Previous Submission

VIPKid – “Ubernization” in EdTech

Next Submission

Uber matches drivers and riders. An EdTech startup matches students in China with English teachers in North America via its live streaming platform.

 

With the rise of middle class and growingly anxious parents, China’s K12 online education market reached a size of $4.4 billion in 2017 and CAGR of over 30% since 2012.[1] VIPKid, an EdTech platform founded in 2013 in Beijing, matches K12 students in China with teachers in North America for real-time English tutorials. VIPKid currently connects over 500,000 paying students with over 60,000 teachers.[2]

 

Function of the Platform

Similar to how Uber matches riders and drivers, VIPKid’s virtual classroom allows a student in China to have a 1:1 live session with a teacher in the United States (see Chart 1). The curriculum is based on the U.S. Common Core State Standards.[3] Students pay on average $3000 annually to enroll in VIPKid’s curriculum.[4] Teachers get paid at $14-22 hourly rate depending on assessment and reviews.[5]

Source: Youtube screenshot, https://www.youtube.com/watch?v=93CUJeMBT00
Chart 1: VIPKid’s Teacher Portal.  Source:  Youtube screenshot, https://www.youtube.com/watch?v=93CUJeMBT00, accessed February 2019.

 

Interesting Elements of VIPKid

Untapped market segment

VIPKid tapped into a market segment where parents couldn’t afford international school’s tuition yet still want their kids to have customized learning experience taught by native English speakers. Existing offerings such as lectures or 1:1 offline tutoring are either ineffective or expensive. VIPKid came in to address this market segment.

Product: Immersive learning experience at affordable rate

Prior to taking the course, students will go through an initial test to assess their English level followed by course recommendations. The preview animation videos in each module raise kid’s interest in the class. After each class, kids will be asked to do the review in the form of games.[6] This product offering ensures that kids have an immersive learning experience that’s effective and fun.

Highly selective faculty

Teachers at VIPKid have to go through a series of interviews and background check before officially onboard. Besides, VIPKid requires all teachers to obtain the TESOL (Teaching English to Speakers of Other Languages) certificate.[7] Teachers are constantly evaluated by parents for performance.

 

Value Creation

For students

Personalization: As mentioned above, VIPKid provides kids with customized and immersive learning experience.

Flexibility: Students can schedule a class whenever and wherever convenient.

Access to native speakers: Students at VIPKid have access to native English speakers in North America to learn both pronunciations and cultures.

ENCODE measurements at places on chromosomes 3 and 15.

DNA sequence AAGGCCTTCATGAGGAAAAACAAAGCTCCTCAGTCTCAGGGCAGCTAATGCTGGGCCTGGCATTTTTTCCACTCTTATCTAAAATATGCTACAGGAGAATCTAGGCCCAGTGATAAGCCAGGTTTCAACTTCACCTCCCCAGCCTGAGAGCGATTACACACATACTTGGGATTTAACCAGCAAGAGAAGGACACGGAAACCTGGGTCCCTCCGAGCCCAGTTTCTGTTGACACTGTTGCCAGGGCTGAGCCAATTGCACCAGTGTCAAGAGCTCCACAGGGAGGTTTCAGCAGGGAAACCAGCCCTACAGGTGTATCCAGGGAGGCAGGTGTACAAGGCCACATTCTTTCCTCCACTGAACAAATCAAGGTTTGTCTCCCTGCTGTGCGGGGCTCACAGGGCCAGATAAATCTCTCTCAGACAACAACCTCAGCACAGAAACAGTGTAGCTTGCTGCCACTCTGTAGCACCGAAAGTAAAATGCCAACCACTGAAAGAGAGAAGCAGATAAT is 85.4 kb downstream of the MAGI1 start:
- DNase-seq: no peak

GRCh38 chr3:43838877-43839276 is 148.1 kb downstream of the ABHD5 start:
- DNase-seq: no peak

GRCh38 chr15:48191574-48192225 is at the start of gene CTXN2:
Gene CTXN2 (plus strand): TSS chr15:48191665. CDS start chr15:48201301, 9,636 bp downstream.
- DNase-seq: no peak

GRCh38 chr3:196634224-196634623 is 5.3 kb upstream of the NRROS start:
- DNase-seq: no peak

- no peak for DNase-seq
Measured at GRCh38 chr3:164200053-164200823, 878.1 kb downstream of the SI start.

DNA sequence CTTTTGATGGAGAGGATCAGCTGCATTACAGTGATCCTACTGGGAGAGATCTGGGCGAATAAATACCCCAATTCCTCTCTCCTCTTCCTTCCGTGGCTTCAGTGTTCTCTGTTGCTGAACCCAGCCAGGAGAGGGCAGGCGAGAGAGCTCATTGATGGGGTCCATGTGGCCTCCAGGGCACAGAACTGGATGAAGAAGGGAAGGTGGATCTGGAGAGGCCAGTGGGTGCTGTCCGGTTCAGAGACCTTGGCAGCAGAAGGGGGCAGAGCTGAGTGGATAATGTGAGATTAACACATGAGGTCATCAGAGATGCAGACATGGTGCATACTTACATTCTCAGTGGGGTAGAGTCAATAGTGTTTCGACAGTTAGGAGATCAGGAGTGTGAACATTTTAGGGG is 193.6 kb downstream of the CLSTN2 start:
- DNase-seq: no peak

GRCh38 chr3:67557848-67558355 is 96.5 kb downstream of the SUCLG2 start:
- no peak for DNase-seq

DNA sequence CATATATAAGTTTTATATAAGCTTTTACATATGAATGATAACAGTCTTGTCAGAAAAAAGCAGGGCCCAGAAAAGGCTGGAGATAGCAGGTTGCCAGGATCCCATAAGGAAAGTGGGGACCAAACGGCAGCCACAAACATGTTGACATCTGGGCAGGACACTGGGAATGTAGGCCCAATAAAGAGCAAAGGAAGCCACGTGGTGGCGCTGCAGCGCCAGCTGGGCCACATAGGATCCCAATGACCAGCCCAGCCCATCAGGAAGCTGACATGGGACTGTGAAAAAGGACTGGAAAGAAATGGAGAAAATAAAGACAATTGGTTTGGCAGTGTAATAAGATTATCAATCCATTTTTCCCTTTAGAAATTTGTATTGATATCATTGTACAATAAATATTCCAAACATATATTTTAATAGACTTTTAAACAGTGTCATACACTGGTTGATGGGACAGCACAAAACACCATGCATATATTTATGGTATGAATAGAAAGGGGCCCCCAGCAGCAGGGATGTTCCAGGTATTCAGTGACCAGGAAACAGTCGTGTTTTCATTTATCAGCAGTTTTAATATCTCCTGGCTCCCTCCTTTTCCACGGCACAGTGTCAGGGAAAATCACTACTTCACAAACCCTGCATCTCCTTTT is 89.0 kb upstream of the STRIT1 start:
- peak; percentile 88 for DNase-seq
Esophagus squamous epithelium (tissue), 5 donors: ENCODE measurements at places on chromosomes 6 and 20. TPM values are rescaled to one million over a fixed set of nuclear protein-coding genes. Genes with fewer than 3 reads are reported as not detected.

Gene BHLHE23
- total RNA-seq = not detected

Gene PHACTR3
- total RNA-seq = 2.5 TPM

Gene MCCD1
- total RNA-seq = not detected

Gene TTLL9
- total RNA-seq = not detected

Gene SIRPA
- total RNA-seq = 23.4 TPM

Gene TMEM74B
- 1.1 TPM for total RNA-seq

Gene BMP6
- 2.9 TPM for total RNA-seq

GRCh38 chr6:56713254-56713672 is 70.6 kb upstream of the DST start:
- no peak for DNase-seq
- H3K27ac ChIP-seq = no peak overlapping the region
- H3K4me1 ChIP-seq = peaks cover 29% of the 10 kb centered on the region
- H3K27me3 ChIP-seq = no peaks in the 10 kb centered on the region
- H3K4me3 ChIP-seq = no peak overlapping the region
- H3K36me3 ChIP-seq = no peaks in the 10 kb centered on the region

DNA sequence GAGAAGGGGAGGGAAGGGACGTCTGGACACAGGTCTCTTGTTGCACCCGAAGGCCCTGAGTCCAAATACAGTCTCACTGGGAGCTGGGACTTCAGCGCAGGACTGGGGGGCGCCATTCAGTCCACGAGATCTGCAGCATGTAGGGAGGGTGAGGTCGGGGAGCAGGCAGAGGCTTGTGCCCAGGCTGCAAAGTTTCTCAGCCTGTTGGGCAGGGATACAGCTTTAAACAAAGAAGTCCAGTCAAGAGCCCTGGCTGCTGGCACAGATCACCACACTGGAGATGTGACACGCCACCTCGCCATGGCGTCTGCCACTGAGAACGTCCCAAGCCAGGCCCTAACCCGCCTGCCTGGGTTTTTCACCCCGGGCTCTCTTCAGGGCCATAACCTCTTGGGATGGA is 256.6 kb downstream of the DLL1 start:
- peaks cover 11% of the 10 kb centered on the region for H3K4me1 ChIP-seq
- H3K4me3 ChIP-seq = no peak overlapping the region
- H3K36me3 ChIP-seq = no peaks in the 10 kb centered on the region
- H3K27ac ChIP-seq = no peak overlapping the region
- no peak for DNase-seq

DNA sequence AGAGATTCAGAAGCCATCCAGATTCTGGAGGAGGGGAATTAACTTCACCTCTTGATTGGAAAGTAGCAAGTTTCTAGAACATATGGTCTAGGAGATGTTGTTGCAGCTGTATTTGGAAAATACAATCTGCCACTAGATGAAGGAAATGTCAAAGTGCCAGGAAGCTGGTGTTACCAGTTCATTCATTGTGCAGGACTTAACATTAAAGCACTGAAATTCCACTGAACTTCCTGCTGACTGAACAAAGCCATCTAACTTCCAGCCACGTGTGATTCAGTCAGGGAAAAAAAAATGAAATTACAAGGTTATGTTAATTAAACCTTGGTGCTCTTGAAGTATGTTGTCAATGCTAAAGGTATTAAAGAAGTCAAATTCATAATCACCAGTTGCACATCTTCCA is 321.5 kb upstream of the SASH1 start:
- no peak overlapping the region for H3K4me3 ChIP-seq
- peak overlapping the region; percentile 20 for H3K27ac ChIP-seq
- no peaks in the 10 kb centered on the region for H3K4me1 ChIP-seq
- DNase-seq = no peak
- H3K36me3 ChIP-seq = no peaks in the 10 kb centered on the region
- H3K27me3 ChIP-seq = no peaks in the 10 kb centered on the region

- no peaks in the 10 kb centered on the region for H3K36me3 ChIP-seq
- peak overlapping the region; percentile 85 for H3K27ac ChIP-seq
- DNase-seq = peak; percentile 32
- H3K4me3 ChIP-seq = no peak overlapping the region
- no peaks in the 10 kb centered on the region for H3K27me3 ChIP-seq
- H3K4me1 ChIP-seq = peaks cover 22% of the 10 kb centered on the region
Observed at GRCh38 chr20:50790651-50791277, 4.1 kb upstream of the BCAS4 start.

For teachers

Flexibility: Teachers can work from home and manage their own schedule.

Make money while having fun: Teachers can use their free time to make money and enjoy interactions with students globally.

Skip course planning and grading: Lesson plans are provided by VIPKid. Teachers just need to review the material a few hours before a class.

 

Value Capture 

User acquisition

VIPKid’s referral scheme encourages teachers to refer teachers, and parents to refer parents to grow its user base both on the supply side and demand side. VIPKid also spent aggressively on PR to build its premium brand image. For example, Kobe Bryant was invited as VIPKid’s spokesman.[8]

Technology

VIPKid’s platform is fueled by its strong technological capability. Its network system “Starry Cloud” installed five transpacific cables to ensure streaming quality and keeps latency under 200ms.[9]

Capital

Backed by leading investors such as Coatue Management, Sequoia Capital and Tencent, VIPKid received checks that totaled $825 million since 2013.[10] The most recent round in April 2018 valued the company at over $3 billion.[11]

 

The Road Ahead

In 2017, VIPKid launched Lingo Bus, a product focused on teaching Mandarin to kids globally.[12] We can imagine how similar products could be launched for other language vectors — for example, teaching French to a Japanese student. VIPKID’s potential might just be at the tip of the iceberg.

 

Reference:

[1] iResearch. “2018 China’s Online K12 Education Report.” http://www.iresearchchina.com/content/details8_45510.html, accessed February 2019.

[2] VIPKid. “About Us.” https://www.vipkid.com.cn/web/about, accessed February 2019.

[3] VIPKid Teachers. “About VIPKID, FAQ.” https://www.vipkidteachers.com/faq, accessed February 2019.

[4] Kuang, Shi. “Perspective IVIPKID: Leading Online K12 English Tutorial Sector via Brand Positioning and Curriculum Edges.” GF Securities, September 15, 2017. https://wenku.baidu.com/view/b50424b9b9f67c1cfad6195f312b3169a551ea11.html, accessed February 2019.

[5] Ibid.

[6] Ibid.

[7] Ibid.